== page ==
Milwaukee County supervisor calls on Governor Evers to 'immediately rescind' 'Safer at Home' order

MILWAUKEE -- A Milwaukee County supervisor and Wisconsin state senator on Wednesday, April 15 called for the end to Governor Tony Evers' "Safer at Home" order amid the coronavirus pandemic.

Gov. Tony Evers signaled Tuesday that it may be another month before he starts relaxing social distancing mandates.

The governor’s stay-at-home and school closure orders are set to expire on April 24. Evers told KSTP-TV that lifting the mandates won’t be “like flipping a switch.” He said he wants to be sure more coronavirus testing is available, there’s better tracking of sick people and there’s enough personal protective gear for health care workers before he’ll consider allowing businesses to open and easing social distancing restrictions.

He added that it’s unlikely schools will re-open but he hasn’t made a final decision yet.

Gov. Tony Evers

“I would fully expect another couple of weeks, a month, before we are in a position to actually say we’re ahead of the curve here, and after that we can start thinking about how we can relax things,” Evers told the television station.

Following that announcement, Milwaukee County Supervisor Dan Sebring called for an end to the order, citing the unsustainable damage to business and far-reaching restrictions on individual liberties.

“To date 0.17 percent of America’s population has been infected by the coronavirus. That means 0.007 percent of America’s population has died from the coronavirus.  Governor Evers' Executive Order 72 (The Safer-at-Home Order), County Executive's COVID-19 Emergency Orders, and following COVID-19 related orders are a grossly disproportionate and unnecessary response to the reality of the current health situation that violates individual liberties and constitutionally guaranteed rights," said Sebring in a statement Wednesday.

Dan Sebring

Sebring's statement noted coronavirus data by county from the Wisconsin Department of Health Services accessed on April 15 showed Milwaukee County with 1,795 confirmed cases, the most of any county in the state. The statement said nationally, county data from John Hopkins University indicates that Milwaukee County is not in the top 50 counties with confirmed cases.

“Conditions that would justify the governor’s actions never actually existed.  As the rest of America prepares to 'open up', Wisconsin prepares to extend the draconian measures that will spell the doom of any and all commerce in Wisconsin.  I call upon Governor Evers and County Executive Abele to immediately rescind the draconian measures put in place as a result of the so-called 'crisis'.  Wisconsin and Milwaukee County can't wait," said Sebring in the statement.

Supervisor Sebring represents the 11th District on the Milwaukee County Board of Supervisors.

Senator Alberta Darling calls on Evers to 'get people back to work'

Later Wednesday, State Senator Alberta Darling (R-River Hills) called on Governor Evers to release a plan to restart the state economy in a safe way and get people back to work, issuing the following statement to FOX6 News:

"It appears President Trump will be announcing new guidelines for states to safely reopen their economies. While we know the COVID-19 crisis is not over yet, it's time for Governor Evers to plan for opening Wisconsin back up.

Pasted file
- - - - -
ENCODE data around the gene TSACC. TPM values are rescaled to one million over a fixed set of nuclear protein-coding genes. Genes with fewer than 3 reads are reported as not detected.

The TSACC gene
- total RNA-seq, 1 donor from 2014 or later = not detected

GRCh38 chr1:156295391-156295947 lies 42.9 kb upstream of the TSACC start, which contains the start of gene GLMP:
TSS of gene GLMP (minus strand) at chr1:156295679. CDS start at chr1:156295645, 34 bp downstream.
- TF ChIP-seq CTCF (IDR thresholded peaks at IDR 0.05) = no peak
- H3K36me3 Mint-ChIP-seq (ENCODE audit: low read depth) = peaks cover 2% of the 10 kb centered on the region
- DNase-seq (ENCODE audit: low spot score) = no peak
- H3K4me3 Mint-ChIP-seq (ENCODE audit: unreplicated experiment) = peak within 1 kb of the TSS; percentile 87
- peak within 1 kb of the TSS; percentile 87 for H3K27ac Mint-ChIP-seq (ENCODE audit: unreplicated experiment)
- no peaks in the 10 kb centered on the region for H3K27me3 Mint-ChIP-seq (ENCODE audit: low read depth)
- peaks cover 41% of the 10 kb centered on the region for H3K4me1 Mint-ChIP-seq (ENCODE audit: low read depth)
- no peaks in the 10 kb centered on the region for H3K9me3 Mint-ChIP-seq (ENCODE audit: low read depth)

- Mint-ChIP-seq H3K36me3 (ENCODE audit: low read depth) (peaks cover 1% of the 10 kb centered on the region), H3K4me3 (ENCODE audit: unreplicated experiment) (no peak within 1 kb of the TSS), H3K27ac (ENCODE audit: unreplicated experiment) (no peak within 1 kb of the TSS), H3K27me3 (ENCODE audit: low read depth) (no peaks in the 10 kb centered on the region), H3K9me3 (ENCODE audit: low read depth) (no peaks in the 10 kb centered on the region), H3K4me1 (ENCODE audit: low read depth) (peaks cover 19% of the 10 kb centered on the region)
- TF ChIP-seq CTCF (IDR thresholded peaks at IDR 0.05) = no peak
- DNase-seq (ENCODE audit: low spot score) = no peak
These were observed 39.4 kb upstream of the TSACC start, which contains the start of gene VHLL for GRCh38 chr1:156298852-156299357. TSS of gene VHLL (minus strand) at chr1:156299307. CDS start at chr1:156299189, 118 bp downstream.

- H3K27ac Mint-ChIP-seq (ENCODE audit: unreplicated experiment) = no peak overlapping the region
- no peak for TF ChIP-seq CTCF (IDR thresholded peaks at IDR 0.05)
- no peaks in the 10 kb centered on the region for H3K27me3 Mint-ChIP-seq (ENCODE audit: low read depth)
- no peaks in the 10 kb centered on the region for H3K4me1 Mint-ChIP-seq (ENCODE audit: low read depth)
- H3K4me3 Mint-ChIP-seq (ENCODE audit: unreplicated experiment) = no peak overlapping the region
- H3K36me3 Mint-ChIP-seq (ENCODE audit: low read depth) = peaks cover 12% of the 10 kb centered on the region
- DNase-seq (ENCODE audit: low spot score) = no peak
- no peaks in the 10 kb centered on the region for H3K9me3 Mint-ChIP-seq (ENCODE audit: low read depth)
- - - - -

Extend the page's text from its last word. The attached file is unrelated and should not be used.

Our workers, business owners, students, and public need a well thought-out plan that allows our state to get back on track. Businesses are ready to provide their products safely and people are ready to get back to work. So far, the public has not heard of a plan out of the governor's office but I hope that will change soon.

Our healthcare community has worked tirelessly during this pandemic and we know now is not time to abandon on the progress we have made. But now, more than ever, is the need for a Wisconsin-specific plan that takes into account the uniqueness of our state. The governor cannot just copy and paste what other states are doing anymore.

Over the past weeks, I have met with and listened to health experts, business owners, and educational leaders. They are more than willing to provide their expertise and services to our state during and after this crisis.

I encourage the governor to reach out to those leaders who are ready to roll up their sleeves and get our state back on the right track. It is crucial to quickly develop a plan that brings hope and certainty to our state."

DHS officials say "Safer at Home" is working

DHS officials on Monday, April 13 reported the slowest one-day increase in the number of positive cases of the coronavirus since March, and noted Governor Evers’ “Safer at Home” order, which took effect March 25, is working. They asked that everyone please continue to abide by the guidelines to help stop the spread of COVID-19. The order was initially set to expire on April 24.

Behavioral health expert weighs in on social distancing

Dr. Steven Dykstra

Although the possible extension of the order might be difficult to cope with, Milwaukee County Behavioral Health Expert Dr. Steven Dykstra recommended focusing on what we accomplish.

"Try not to think too far into the future," said Dykstra. "Try not to dwell on that too much. What we are doing is not for nothing. Nationally, we've certainly saved tens of thousands of lives."

A study by Harvard University scientists suggested social distancing might be needed as far out as 2022.

Dykstra said that doesn't mean the same measures used now would be used in the future.

"The term social distancing is very new to us," said Dykstra. "It doesn't have a fixed definition. What social distancing means right now, at the apex of this crisis, is different from what it may mean two months from now, or six months from now or 12 months from now. We still may be limiting the size of some gatherings, but other restrictions may be relaxed. We can be hopeful about that."